For example, pass a param that toggles whether a token is split when sbd finds a boundary mid-token, e.g., "... from reference.[1] The..." Spacy treats reference.[1] as one token but sbd says the boundary is after the period. I suppose one can create two wrappers with one passing T and the other F. However, what happens when you have a number of parameters...things get ugly quick.

Why pass these on a per-document basis, though? If the parameters are per component there's no problem: you assemble a pipeline, save it to disk fully configured, and wrap it as a pip package. If you need to have code to assemble the pieces, you can put the logic in the package's load() function, along with any necessary parameters. Then you can do nlp = my_pipeline.load().

If we need to pass a lot of per-document arguments, I think we should have Language.pipe() and Language.__call__ take a pipe_kwargs argument, keyed by the component name. This would let us namespace the settings for each component. I think this is important because passing a flat ball of params to each component will surely get ugly. When adding another component, you'll have to care about how all the other parameters are named, and you'll find "all the good names are taken".

I hadn't thought of that approach and agree that is the better way to go. Without the ability to pass params for switching I guess one would have to rely storing these variables in user_data?

If you want one pipe to send a message to a future pipe, then yes you could set the flag in .user_data. If it were me, I'd sleep better if I could base the downstream logic on the actual annotations --- but that's up to you.

Thanks for passing along your article. I need to spend a little time with it to really grok it.

It's unlikely to be a good use of your time :). I just attached it for completeness.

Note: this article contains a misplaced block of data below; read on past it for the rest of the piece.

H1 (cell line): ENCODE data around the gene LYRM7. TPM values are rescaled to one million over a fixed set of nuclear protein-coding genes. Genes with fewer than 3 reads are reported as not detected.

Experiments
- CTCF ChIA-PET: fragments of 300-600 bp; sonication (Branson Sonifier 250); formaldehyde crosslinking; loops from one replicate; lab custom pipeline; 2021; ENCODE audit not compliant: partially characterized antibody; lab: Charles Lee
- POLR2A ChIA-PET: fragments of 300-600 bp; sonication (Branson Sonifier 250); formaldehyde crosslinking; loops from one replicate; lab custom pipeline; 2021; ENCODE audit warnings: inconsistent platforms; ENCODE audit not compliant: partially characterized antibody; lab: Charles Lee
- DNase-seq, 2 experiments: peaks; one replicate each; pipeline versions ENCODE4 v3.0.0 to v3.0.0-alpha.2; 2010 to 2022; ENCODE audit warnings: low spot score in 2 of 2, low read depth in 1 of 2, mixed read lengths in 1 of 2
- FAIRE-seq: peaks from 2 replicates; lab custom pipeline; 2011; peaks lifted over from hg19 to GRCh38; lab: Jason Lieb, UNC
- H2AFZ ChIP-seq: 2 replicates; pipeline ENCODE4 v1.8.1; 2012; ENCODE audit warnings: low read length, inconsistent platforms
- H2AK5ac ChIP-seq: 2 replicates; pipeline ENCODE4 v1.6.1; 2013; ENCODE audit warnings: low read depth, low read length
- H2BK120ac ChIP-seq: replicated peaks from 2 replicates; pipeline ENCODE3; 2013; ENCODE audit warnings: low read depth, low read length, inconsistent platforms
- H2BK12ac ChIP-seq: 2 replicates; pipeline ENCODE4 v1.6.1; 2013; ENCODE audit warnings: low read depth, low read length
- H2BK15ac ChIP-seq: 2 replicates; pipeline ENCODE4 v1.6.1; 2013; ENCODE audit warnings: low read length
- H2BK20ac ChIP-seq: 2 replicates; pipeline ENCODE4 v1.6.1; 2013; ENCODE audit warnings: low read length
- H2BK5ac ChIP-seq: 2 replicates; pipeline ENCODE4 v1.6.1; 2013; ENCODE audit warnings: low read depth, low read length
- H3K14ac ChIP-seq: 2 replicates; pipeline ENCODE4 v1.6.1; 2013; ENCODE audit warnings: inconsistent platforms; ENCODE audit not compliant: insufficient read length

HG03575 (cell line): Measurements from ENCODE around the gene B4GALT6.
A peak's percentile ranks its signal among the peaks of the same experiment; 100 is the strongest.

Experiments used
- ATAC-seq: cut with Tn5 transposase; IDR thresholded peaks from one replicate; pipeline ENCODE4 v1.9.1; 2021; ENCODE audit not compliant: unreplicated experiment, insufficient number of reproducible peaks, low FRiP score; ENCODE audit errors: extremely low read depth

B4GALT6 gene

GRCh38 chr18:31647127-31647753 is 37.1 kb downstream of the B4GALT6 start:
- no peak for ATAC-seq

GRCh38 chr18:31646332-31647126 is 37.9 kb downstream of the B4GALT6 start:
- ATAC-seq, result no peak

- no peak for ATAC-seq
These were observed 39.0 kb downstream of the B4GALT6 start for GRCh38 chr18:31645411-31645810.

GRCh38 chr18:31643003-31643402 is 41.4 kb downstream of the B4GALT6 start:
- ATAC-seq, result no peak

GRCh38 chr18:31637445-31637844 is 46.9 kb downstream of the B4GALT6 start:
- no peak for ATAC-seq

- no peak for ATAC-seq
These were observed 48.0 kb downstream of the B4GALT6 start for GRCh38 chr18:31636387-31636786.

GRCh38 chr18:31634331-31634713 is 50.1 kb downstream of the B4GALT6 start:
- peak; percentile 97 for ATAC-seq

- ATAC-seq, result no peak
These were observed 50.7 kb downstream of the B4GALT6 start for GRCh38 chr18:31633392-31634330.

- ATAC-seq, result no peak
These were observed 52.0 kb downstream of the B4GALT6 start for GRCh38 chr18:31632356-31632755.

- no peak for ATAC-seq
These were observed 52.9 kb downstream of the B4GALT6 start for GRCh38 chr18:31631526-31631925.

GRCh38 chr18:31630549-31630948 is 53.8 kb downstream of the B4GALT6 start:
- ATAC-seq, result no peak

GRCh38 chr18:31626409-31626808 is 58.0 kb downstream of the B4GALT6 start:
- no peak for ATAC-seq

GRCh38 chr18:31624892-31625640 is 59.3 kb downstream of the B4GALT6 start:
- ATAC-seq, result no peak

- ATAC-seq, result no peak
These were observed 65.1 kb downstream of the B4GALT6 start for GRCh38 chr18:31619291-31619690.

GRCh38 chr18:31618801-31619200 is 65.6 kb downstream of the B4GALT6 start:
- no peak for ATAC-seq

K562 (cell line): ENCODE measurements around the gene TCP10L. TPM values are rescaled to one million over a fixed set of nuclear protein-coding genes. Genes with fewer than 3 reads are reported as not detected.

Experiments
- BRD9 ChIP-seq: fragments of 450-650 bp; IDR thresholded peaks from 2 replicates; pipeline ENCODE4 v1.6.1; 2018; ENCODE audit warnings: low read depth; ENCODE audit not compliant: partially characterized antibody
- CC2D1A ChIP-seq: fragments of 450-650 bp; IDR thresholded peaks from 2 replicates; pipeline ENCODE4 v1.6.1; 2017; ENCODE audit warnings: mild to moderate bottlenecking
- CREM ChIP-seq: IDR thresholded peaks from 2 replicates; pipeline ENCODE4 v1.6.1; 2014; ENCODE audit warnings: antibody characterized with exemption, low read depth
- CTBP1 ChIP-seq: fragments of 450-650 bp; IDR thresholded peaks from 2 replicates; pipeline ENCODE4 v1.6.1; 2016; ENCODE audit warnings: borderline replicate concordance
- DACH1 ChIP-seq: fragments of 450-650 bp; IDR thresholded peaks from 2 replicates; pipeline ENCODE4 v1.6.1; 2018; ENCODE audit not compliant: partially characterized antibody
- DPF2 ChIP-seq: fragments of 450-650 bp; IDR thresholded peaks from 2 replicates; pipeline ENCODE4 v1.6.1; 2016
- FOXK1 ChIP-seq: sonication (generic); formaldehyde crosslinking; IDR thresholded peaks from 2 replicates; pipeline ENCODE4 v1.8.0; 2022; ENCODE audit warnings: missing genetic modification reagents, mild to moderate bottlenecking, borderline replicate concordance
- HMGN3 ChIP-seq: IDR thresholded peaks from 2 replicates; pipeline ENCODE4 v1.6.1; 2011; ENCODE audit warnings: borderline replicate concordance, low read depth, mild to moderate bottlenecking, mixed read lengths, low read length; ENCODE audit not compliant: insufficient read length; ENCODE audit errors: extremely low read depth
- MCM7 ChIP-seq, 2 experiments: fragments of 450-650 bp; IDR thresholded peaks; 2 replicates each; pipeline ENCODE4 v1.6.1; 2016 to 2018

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honnibal commented Sep 26, 2017

@benhachey
You can see the current TODOs here: https://github.com/explosion/spaCy/projects . The "Stable" board is the easiest to look at, because it has the per-class items.

The most difficult ticket is the Matcher operators one. We might drop that ticket from the release, because the same bug exists in 1.x, and I don't think it changes the API.

The sentence boundary stuff being discussed here is another tricky ticket.

@vishnunekkanti It's not being discontinued. We just didn't have enough automation around the model training, and the nightlies were often breaking model compatibility, so we fell behind on training all the models.

@christian-storm

The point I was trying to make is that for a given corpus and task there will likely be one sbd algorithm that is the Right Tool For The Job

Fair enough. You don't need to resell me on the need for the SBD component :). I'm on board with this.

For example, pass a param that toggles whether a token is split when sbd finds a boundary mid-token, e.g., "... from reference.[1] The..." Spacy treats reference.[1] as one token but sbd says the boundary is after the period. I suppose one can create two wrappers with one passing T and the other F. However, what happens when you have a number of parameters...things get ugly quick.

Why pass these on a per-document basis, though? If the parameters are per component there's no problem: you assemble a pipeline, save it to disk fully configured, and wrap it as a pip package. If you need to have code to assemble the pieces, you can put the logic in the package's load() function, along with any necessary parameters. Then you can do nlp = my_pipeline.load().

If we need to pass a lot of per-document arguments, I think we should have Language.pipe() and Language.__call__ take a pipe_kwargs argument, keyed by the component name. This would let us namespace the settings for each component. I think this is important because passing a flat ball of params to each component will surely get ugly. When adding another component, you'll have to care about how all the other parameters are named, and you'll find "all the good names are taken".